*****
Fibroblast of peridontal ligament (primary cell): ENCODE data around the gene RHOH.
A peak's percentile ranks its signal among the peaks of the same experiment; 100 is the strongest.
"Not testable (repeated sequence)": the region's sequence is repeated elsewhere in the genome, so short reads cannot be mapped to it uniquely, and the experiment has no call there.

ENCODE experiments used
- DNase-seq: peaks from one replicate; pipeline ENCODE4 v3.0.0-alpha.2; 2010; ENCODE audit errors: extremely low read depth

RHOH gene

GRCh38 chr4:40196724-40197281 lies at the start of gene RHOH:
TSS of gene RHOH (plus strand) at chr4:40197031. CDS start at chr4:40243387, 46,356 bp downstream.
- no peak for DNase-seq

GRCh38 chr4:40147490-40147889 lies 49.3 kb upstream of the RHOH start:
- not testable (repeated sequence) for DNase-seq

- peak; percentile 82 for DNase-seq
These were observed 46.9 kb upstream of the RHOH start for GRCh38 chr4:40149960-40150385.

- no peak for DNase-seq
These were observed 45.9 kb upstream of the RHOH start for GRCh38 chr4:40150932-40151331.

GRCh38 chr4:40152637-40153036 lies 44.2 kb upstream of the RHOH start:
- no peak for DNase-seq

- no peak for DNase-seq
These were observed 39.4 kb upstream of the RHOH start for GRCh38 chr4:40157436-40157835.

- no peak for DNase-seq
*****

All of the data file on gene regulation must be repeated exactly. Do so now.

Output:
Fibroblast of peridontal ligament (primary cell): ENCODE data around the gene RHOH.
A peak's percentile ranks its signal among the peaks of the same experiment; 100 is the strongest.
"Not testable (repeated sequence)": the region's sequence is repeated elsewhere in the genome, so short reads cannot be mapped to it uniquely, and the experiment has no call there.

ENCODE experiments used
- DNase-seq: peaks from one replicate; pipeline ENCODE4 v3.0.0-alpha.2; 2010; ENCODE audit errors: extremely low read depth

RHOH gene

GRCh38 chr4:40196724-40197281 lies at the start of gene RHOH:
TSS of gene RHOH (plus strand) at chr4:40197031. CDS start at chr4:40243387, 46,356 bp downstream.
- no peak for DNase-seq

GRCh38 chr4:40147490-40147889 lies 49.3 kb upstream of the RHOH start:
- not testable (repeated sequence) for DNase-seq

- peak; percentile 82 for DNase-seq
These were observed 46.9 kb upstream of the RHOH start for GRCh38 chr4:40149960-40150385.

- no peak for DNase-seq
These were observed 45.9 kb upstream of the RHOH start for GRCh38 chr4:40150932-40151331.

GRCh38 chr4:40152637-40153036 lies 44.2 kb upstream of the RHOH start:
- no peak for DNase-seq

- no peak for DNase-seq
These were observed 39.4 kb upstream of the RHOH start for GRCh38 chr4:40157436-40157835.

- no peak for DNase-seq